Last Updated: December 27, 2022
The groove-type found on a Blue Note record offers a useful indication of the probable date of manufacture, and can help confirm or discount the status of a particular copy being an “original pressing”.
All original Blue Note records manufactured by Plastylite before mid-1961 have a deep groove on both sides, The groove is a “trench” around the outer circumference of the label, caused by the metal dies which hold the metal stampers in place during the pressing of the vinyl.
In Autumn 1961, new dies were introduced at the Plastylite plant, whose residual mark was a single “step” or ridge. The old DG and new non-DG dies were functionally interchangeable and coexisted for some four years, until the last of the old deep groove dies finally became worn out and discarded, in late 1965. During the four years between 1961 and 1965, Blue Note pressings appeared with every combination of die types: both DG, both non-DG, and DG only one side or the other.
The two types of groove are illustrated below:
Deep Groove (DG) on Side One and no Deep Groove on Side Two.
Various collector theories have been offered – the use of old dies for re-pressings, new dies for new original pressings, -but recollections of a Plastylite press operator in the early 60s (Larry C) was that type of die was of no significance: he merely used whichever came to hand. There was no reason to use either type.
The first pressing run of each Blue note title is associated with a particular groove combination, noted by Fred Cohen in his Guide to Blue Note Original Pressings. That schedule was compiled by Cohen in conjunction with elite collectors with extensive first hand knowledge of Blue Note original pressings, through a lifetime of collecting.
The groove combination assigned to the first pressing run depends on pressing being carried out on one press, with one pair of stampers affixed, typically, pressed over a number of working days. This would be consistent with around 4,000 records pressed for the original Blue Note release (my own estimate for early ’60s titles). In the event that there was a cause to interrupt the first pressing, the identifying marks are hostage to change e.g. different stamper, different press, and change of stamper fixing dies could all confuse the “correct” initial release. There are a few cases open to doubt.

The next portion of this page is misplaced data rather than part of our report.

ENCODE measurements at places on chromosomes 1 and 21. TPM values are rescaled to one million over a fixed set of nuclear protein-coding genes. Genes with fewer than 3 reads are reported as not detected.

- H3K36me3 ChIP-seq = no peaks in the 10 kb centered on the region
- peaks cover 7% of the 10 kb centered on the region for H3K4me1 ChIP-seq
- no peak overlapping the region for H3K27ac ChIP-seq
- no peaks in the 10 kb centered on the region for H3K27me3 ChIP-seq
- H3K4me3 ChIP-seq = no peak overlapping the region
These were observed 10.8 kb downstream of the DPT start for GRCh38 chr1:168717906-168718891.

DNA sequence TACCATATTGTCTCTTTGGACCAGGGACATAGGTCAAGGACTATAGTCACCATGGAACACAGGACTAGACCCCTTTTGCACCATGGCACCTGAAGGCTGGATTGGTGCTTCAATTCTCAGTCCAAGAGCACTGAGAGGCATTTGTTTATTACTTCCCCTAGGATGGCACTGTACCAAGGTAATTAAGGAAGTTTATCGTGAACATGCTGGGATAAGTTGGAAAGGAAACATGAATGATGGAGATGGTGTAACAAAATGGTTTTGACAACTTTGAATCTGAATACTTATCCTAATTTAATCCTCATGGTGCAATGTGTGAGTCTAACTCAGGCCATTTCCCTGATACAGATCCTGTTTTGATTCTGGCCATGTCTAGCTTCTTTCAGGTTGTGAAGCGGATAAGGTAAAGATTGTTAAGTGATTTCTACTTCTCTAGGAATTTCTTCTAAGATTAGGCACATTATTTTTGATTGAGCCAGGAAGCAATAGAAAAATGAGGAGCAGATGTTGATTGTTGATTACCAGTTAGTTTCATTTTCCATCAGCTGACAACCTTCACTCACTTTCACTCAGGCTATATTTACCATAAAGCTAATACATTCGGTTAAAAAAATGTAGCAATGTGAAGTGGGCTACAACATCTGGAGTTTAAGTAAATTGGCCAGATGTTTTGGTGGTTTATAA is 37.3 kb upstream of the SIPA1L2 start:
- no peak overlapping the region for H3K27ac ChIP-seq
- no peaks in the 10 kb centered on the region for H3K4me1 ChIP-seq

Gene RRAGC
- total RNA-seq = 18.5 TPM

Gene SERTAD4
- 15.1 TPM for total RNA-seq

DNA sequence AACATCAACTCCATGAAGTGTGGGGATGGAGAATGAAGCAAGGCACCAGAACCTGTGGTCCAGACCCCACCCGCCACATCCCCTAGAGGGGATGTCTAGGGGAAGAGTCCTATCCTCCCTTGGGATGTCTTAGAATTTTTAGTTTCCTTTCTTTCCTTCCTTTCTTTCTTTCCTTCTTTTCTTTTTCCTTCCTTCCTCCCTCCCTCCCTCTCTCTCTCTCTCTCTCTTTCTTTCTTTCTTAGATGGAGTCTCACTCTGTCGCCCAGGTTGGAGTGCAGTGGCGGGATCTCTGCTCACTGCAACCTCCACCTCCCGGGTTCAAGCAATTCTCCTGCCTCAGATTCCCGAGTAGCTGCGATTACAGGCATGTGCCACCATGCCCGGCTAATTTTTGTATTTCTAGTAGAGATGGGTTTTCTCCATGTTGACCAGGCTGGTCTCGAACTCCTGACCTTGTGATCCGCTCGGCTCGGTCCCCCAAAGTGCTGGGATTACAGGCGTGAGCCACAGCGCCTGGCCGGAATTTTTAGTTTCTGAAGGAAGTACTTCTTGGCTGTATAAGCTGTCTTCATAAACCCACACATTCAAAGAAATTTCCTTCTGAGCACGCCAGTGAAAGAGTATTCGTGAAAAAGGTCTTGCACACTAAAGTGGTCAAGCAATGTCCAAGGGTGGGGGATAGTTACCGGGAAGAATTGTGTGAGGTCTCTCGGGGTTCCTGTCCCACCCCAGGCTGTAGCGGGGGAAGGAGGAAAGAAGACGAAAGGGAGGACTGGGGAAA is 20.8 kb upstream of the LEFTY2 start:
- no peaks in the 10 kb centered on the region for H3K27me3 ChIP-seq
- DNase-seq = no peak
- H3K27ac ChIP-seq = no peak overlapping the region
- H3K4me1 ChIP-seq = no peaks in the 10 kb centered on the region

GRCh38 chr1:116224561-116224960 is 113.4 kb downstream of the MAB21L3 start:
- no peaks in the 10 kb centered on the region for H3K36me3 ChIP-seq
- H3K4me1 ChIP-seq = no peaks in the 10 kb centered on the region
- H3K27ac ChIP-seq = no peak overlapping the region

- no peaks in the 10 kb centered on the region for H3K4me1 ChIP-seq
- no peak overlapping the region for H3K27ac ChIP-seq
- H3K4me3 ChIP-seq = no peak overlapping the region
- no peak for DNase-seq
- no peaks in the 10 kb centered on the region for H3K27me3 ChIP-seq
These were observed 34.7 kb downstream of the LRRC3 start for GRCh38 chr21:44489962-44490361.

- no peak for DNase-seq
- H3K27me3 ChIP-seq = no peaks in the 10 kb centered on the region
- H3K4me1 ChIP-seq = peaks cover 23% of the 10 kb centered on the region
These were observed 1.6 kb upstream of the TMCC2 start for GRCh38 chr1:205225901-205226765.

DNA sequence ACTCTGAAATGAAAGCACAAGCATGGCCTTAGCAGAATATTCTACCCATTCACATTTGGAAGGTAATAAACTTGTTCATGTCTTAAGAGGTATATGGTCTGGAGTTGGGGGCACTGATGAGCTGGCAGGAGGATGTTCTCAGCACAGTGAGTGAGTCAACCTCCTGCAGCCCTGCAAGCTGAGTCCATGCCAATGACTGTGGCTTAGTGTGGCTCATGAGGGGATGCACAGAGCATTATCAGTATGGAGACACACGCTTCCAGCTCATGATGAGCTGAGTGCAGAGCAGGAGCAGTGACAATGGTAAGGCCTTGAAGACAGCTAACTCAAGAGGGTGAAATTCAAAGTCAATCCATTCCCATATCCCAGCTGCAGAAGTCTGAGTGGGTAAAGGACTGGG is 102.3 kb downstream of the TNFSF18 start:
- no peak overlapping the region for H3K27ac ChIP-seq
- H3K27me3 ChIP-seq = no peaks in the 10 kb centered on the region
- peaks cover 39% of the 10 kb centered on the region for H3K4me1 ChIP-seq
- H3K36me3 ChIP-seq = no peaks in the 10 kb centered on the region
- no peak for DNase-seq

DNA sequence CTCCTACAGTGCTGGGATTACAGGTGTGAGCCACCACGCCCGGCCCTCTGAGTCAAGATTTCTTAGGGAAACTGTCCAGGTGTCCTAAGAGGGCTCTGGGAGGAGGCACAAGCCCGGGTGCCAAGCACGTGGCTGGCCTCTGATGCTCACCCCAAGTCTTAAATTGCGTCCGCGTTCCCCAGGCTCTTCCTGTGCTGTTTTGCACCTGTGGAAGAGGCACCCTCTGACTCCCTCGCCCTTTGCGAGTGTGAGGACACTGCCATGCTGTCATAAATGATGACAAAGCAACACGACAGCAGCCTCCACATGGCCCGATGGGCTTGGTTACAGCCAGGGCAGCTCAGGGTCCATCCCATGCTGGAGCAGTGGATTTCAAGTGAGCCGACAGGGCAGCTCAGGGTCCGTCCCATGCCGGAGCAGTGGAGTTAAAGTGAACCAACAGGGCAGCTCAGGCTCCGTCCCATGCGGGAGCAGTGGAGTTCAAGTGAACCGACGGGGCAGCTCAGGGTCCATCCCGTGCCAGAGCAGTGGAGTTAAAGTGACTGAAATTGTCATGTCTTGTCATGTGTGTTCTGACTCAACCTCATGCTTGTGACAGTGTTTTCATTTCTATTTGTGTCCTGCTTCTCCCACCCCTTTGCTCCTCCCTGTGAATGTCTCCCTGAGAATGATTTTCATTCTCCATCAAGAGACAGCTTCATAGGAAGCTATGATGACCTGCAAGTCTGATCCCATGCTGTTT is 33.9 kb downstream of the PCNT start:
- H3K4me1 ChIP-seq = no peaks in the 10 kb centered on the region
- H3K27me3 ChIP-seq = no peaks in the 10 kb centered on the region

Date of recording, date of manufacture and date of release
A study of all session and release dates for all titles shows on average, there was a ten month gap between the original recording session date (recorded on the tape box) and the month of release (according to Schwann Catalogues) . For some titles it was as little as 4-6 weeks, most often it was about 3 months, not uncommonly 6 – 9 months, and some titles waited several years. It is likely that the pressing of vinyl (expensive item) was only a month or two prior to release, and the groove pattern reflects what was current at the time of release, and not at the date of recording or inferred from the catalogue number sequence. When the labels were printed to accompany the first release is another unknown. Label designs changed.
The best indicator of the date of manufacture (after 1962) is which of the nine patterns of inner sleeve the record was packed with. Before those dates, there is a degree of uncertainty.
Beware the DG hype
Because DG dies continued in use at Plastylite until 1965, there are anomalies where the original pressing is no deep groove, and a subsequent repressing appears with deep groove, merely by chance. Deep Groove is definitive only for releases before 1961, ad even then there were many repressings within the deep groove era.
Consult Fred Cohen’s book on identifying first pressings for specific details on all mono releases by Blue Note Records (note, Fred has changed his judgement on a few since publication).